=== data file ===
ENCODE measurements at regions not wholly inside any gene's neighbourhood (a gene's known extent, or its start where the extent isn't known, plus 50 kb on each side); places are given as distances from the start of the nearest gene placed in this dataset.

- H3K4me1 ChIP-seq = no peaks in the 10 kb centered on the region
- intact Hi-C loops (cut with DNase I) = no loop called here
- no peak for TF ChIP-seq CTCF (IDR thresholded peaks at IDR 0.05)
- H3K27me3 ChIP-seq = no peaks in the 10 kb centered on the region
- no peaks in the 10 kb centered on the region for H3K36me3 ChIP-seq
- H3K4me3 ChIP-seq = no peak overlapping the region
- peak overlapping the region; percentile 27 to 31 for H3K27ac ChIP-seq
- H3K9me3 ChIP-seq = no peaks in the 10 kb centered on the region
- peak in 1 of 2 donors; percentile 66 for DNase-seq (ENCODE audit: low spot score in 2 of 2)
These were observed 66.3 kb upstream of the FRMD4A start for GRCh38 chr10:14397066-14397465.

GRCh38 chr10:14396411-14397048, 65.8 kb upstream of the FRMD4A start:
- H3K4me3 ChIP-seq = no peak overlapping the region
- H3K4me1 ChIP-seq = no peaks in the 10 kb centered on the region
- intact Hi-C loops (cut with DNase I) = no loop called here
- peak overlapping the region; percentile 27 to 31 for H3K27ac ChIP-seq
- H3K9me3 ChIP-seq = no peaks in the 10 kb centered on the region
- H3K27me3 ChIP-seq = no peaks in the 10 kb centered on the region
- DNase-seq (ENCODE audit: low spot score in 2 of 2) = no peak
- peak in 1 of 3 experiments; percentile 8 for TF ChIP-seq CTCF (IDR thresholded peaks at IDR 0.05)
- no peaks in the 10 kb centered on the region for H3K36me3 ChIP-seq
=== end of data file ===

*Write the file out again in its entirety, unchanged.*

ENCODE measurements at regions not wholly inside any gene's neighbourhood (a gene's known extent, or its start where the extent isn't known, plus 50 kb on each side); places are given as distances from the start of the nearest gene placed in this dataset.

- H3K4me1 ChIP-seq = no peaks in the 10 kb centered on the region
- intact Hi-C loops (cut with DNase I) = no loop called here
- no peak for TF ChIP-seq CTCF (IDR thresholded peaks at IDR 0.05)
- H3K27me3 ChIP-seq = no peaks in the 10 kb centered on the region
- no peaks in the 10 kb centered on the region for H3K36me3 ChIP-seq
- H3K4me3 ChIP-seq = no peak overlapping the region
- peak overlapping the region; percentile 27 to 31 for H3K27ac ChIP-seq
- H3K9me3 ChIP-seq = no peaks in the 10 kb centered on the region
- peak in 1 of 2 donors; percentile 66 for DNase-seq (ENCODE audit: low spot score in 2 of 2)
These were observed 66.3 kb upstream of the FRMD4A start for GRCh38 chr10:14397066-14397465.

GRCh38 chr10:14396411-14397048, 65.8 kb upstream of the FRMD4A start:
- H3K4me3 ChIP-seq = no peak overlapping the region
- H3K4me1 ChIP-seq = no peaks in the 10 kb centered on the region
- intact Hi-C loops (cut with DNase I) = no loop called here
- peak overlapping the region; percentile 27 to 31 for H3K27ac ChIP-seq
- H3K9me3 ChIP-seq = no peaks in the 10 kb centered on the region
- H3K27me3 ChIP-seq = no peaks in the 10 kb centered on the region
- DNase-seq (ENCODE audit: low spot score in 2 of 2) = no peak
- peak in 1 of 3 experiments; percentile 8 for TF ChIP-seq CTCF (IDR thresholded peaks at IDR 0.05)
- no peaks in the 10 kb centered on the region for H3K36me3 ChIP-seq